As I started last week’s blog, I was thinking about the process of making art, how much practice and study it takes. And how inevitably you’ll be disappointed along the way. Especially if you think every piece of art you make has to be a masterpiece. This, of course would be nice, but it’s not realistic to the process.
The key is in the showing up with the intention of learning. That’s it — that is your job as an artist. When you get hung up on results, expecting to love every piece of art you create, then a problem arises. That critical inner voice that tells you you’re not good enough. It is the artist — and perhaps humans’ — greatest obstacle. Getting out of your own way is the cure. Silencing that voice. Meditation helps a lot; so does detaching from outcome.
When you choose to be an artist, or a master of anything, you’re signing up for a difficult road. Yes, it is insanely rewarding. I pinch myself every day that I get to live my passion. But the greatest lesson I have learned — from every teacher I’ve ever had, from all the endless hours of listening to podcasts — I hear the same thing again and again: You will not ever like everything you create. You just show up every day, commit to learning, and — after some time, lots and lots of hours logged — you will begin to like your work more and more. Because you’re practicing; of course you will get better. But you have to do the time, and in that process, you won’t love every brush stroke you make. In fact, even the masters who have put in nearly a lifetime still say they make mistakes.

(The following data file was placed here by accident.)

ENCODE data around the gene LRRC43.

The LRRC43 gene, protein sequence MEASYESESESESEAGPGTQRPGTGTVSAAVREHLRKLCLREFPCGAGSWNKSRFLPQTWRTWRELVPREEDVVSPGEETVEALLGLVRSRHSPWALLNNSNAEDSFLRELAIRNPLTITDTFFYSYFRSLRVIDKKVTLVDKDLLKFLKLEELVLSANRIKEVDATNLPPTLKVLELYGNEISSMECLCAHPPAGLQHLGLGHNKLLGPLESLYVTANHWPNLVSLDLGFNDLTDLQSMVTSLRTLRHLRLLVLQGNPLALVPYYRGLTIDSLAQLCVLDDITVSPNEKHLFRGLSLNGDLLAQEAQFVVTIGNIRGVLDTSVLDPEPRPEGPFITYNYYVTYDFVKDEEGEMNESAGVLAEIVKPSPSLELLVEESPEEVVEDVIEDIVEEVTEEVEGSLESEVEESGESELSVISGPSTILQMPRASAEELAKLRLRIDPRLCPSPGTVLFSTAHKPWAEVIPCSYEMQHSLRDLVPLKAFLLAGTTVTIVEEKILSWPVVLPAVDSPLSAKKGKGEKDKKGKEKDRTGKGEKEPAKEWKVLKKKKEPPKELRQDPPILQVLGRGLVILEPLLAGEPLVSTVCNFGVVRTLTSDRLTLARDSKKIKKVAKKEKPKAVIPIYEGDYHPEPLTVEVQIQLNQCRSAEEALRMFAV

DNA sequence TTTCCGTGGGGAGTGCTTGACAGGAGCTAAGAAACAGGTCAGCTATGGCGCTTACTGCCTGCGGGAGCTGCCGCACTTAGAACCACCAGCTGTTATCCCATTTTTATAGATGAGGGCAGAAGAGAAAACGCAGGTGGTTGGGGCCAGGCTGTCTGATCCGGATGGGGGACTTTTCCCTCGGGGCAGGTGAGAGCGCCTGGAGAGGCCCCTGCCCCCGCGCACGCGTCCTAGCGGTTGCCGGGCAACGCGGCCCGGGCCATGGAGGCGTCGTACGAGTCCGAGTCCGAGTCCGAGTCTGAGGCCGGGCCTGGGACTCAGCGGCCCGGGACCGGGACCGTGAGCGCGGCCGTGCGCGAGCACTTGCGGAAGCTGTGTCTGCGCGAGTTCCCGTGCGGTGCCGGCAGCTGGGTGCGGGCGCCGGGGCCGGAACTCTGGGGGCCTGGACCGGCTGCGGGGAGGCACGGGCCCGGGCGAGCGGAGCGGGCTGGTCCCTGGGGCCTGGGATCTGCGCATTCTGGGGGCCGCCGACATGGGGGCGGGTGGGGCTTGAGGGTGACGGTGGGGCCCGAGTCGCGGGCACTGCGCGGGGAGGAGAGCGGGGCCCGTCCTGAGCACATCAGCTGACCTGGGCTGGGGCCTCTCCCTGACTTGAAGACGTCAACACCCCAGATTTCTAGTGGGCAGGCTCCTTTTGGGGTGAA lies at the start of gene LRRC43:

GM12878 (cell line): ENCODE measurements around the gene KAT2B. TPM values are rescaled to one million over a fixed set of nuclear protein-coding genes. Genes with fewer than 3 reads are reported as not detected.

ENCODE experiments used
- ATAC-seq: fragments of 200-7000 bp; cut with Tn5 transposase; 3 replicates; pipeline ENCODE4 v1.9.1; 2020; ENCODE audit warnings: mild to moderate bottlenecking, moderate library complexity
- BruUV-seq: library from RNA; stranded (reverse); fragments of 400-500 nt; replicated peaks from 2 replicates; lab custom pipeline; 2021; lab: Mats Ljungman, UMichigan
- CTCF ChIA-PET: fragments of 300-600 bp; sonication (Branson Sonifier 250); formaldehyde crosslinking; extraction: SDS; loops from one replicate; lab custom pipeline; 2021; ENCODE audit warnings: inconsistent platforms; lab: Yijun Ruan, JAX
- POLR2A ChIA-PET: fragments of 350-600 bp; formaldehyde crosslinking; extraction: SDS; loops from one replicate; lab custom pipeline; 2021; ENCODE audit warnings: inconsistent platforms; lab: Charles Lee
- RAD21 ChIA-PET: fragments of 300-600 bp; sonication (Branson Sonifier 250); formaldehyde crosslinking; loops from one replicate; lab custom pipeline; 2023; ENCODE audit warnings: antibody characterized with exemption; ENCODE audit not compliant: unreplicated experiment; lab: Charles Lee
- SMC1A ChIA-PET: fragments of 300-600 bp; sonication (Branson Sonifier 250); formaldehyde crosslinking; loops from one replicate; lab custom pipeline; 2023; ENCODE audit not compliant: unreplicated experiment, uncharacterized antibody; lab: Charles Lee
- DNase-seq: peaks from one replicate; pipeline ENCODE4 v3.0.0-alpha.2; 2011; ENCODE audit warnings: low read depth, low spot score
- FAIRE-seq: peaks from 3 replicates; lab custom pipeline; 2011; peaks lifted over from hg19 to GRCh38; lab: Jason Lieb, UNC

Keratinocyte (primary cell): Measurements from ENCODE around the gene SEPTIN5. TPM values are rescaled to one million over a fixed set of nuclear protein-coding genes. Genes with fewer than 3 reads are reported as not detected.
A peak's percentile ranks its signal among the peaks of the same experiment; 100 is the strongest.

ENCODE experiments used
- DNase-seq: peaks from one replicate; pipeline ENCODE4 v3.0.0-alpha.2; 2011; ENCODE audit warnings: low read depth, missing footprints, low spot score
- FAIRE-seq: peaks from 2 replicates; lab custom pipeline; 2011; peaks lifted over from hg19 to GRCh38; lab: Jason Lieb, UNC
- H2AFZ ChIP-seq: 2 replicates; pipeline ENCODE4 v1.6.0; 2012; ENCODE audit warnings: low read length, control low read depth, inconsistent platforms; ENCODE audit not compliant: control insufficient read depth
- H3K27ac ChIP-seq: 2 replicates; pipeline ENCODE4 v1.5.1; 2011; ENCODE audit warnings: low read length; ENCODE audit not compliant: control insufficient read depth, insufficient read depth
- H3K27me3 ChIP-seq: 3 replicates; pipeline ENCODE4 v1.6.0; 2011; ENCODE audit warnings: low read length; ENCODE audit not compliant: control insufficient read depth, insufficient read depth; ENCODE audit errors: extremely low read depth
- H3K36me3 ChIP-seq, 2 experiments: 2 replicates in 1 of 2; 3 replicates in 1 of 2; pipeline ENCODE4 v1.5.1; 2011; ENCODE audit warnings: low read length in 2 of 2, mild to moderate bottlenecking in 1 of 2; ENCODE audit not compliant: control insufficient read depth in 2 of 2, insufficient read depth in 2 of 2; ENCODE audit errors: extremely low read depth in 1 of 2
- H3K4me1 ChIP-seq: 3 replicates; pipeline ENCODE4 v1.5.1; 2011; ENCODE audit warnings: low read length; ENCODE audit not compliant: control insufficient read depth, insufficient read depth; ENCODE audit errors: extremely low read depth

It seems to me a metaphor for life. All things take time to get better at, and nobody is ever perfect. Which is why thinking about sometime in the future where you’ve perhaps mastered something is just the cause for suffering. It truly is all about the journey. All about the present moment.
Happy journey, people!